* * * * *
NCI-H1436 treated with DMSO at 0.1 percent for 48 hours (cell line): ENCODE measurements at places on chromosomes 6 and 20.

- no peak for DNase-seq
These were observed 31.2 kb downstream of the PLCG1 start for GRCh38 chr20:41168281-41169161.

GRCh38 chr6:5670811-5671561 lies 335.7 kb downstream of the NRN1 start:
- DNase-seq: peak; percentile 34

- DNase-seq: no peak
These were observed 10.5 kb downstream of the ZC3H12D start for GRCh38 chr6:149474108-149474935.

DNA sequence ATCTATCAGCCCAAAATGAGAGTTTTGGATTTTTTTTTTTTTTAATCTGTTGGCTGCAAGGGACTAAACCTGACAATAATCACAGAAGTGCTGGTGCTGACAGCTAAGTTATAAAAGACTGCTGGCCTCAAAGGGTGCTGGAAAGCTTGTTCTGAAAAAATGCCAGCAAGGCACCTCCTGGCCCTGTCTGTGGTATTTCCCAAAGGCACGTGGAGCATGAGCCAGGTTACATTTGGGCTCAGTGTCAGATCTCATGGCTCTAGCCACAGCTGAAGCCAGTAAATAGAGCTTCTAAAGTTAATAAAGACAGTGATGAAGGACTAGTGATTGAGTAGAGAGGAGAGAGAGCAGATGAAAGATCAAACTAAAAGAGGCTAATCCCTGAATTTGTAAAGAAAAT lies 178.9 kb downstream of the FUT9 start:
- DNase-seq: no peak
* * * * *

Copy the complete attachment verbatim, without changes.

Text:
NCI-H1436 treated with DMSO at 0.1 percent for 48 hours (cell line): ENCODE measurements at places on chromosomes 6 and 20.

- no peak for DNase-seq
These were observed 31.2 kb downstream of the PLCG1 start for GRCh38 chr20:41168281-41169161.

GRCh38 chr6:5670811-5671561 lies 335.7 kb downstream of the NRN1 start:
- DNase-seq: peak; percentile 34

- DNase-seq: no peak
These were observed 10.5 kb downstream of the ZC3H12D start for GRCh38 chr6:149474108-149474935.

DNA sequence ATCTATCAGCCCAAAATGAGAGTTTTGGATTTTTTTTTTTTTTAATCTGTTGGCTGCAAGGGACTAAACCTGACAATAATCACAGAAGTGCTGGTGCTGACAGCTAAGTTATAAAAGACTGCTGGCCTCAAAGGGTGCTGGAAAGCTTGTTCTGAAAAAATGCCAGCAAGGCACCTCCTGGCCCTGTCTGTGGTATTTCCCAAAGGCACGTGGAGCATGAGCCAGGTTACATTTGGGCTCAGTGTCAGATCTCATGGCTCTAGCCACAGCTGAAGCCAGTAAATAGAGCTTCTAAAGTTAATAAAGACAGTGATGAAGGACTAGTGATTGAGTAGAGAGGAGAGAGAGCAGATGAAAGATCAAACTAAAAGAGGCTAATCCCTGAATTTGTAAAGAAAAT lies 178.9 kb downstream of the FUT9 start:
- DNase-seq: no peak